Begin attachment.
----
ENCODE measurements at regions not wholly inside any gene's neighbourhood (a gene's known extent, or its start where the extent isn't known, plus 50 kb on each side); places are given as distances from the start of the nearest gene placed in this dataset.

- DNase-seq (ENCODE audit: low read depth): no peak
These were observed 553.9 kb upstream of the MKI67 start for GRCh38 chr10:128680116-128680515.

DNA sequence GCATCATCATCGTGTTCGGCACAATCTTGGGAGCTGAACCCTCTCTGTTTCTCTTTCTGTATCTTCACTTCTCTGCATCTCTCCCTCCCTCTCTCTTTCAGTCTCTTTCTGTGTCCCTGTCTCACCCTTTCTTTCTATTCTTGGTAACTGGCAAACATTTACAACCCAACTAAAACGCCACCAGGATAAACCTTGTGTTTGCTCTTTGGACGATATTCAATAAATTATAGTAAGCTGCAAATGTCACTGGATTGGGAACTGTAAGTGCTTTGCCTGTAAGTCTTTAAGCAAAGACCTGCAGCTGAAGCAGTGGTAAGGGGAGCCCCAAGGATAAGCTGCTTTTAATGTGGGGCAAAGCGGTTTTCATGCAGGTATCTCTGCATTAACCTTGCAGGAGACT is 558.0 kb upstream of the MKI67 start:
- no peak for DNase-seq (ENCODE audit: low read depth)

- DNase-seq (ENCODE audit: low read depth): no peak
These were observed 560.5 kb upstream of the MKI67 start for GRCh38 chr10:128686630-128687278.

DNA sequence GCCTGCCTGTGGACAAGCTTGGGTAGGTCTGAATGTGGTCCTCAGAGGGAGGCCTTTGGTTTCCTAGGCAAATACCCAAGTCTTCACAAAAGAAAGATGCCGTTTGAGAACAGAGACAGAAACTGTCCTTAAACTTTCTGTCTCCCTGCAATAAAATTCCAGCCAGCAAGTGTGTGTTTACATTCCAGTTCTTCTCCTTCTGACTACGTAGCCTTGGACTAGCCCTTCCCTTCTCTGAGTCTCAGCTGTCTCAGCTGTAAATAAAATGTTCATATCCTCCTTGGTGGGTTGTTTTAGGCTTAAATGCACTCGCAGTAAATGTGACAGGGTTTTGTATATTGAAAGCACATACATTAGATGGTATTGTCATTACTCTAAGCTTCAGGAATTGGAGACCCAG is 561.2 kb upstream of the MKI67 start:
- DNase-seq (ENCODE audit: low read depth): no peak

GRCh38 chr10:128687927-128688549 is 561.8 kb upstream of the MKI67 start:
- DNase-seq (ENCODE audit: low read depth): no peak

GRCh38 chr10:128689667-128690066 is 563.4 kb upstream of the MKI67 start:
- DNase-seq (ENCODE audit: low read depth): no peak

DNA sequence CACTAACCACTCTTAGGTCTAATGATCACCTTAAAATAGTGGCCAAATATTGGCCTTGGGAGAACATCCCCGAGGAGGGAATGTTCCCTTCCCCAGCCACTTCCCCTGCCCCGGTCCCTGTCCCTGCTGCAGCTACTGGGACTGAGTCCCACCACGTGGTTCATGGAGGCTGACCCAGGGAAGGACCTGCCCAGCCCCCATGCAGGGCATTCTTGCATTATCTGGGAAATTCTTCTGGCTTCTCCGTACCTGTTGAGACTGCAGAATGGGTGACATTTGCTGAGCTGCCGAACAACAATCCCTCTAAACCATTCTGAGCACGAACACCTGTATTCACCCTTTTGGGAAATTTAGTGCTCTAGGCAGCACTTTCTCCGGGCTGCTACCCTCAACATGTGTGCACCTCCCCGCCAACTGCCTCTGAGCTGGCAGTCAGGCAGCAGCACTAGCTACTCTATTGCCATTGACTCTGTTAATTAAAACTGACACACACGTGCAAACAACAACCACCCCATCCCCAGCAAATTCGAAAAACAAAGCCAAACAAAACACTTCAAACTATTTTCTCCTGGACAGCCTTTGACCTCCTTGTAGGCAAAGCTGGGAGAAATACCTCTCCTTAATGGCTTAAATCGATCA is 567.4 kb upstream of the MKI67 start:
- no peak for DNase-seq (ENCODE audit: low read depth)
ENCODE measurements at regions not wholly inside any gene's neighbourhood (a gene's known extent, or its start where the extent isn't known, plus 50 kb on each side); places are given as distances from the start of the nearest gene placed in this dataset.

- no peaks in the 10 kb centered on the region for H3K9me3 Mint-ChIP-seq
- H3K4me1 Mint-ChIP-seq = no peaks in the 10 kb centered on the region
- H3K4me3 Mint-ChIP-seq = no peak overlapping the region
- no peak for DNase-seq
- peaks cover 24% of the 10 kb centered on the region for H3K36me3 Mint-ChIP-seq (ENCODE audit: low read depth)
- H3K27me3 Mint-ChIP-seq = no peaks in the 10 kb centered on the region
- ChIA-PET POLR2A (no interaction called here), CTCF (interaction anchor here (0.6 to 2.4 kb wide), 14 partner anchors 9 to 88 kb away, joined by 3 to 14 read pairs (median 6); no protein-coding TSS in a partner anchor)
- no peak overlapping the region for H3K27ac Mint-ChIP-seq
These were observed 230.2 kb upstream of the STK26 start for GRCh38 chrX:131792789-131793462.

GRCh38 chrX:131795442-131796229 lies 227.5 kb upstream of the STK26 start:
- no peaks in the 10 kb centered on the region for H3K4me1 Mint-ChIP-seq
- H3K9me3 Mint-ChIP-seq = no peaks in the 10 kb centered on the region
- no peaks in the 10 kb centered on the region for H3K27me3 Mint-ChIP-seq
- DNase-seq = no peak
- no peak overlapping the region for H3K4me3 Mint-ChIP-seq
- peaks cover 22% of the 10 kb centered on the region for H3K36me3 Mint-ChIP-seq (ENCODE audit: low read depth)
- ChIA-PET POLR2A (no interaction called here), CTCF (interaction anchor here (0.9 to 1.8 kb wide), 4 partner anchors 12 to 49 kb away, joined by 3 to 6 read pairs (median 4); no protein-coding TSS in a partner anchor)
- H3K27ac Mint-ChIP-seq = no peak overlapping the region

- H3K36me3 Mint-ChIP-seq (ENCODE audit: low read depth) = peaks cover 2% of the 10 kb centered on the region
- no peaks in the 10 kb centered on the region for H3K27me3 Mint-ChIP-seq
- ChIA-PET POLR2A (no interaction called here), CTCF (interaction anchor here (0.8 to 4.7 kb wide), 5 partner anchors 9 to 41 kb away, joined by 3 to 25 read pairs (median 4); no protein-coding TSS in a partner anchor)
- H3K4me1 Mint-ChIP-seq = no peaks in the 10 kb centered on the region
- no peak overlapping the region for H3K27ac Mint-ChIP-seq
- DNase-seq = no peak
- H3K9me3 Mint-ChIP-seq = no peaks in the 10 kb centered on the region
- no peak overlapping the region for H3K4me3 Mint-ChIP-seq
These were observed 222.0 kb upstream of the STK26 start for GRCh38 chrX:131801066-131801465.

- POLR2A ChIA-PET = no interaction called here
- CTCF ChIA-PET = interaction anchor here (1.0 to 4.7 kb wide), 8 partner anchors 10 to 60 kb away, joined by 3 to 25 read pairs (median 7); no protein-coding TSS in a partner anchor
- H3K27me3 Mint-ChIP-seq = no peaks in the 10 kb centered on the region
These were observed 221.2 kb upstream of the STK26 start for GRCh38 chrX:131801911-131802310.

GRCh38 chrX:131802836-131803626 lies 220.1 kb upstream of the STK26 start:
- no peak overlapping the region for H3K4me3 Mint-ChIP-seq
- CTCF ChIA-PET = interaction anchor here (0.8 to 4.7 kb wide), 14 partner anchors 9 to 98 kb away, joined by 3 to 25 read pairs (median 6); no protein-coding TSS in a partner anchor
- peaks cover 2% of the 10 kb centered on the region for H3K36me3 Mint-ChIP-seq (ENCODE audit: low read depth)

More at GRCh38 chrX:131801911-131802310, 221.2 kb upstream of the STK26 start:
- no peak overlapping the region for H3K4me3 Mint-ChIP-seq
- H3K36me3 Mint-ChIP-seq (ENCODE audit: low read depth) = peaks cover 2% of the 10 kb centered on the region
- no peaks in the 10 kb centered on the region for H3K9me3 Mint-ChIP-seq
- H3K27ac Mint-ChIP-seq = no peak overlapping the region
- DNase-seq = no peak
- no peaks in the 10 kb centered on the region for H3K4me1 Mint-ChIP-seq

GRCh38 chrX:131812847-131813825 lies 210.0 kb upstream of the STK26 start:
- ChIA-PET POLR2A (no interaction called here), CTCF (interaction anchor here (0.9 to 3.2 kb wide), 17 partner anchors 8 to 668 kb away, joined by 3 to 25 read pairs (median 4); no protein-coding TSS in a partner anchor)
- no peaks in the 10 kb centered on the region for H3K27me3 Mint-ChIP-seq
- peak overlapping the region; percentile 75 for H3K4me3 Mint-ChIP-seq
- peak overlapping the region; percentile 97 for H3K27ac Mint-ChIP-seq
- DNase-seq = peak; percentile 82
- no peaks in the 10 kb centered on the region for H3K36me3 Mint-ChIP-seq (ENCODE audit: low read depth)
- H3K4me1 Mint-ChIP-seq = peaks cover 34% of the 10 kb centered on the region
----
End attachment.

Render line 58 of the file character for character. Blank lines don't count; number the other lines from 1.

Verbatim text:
- no peaks in the 10 kb centered on the region for H3K4me1 Mint-ChIP-seq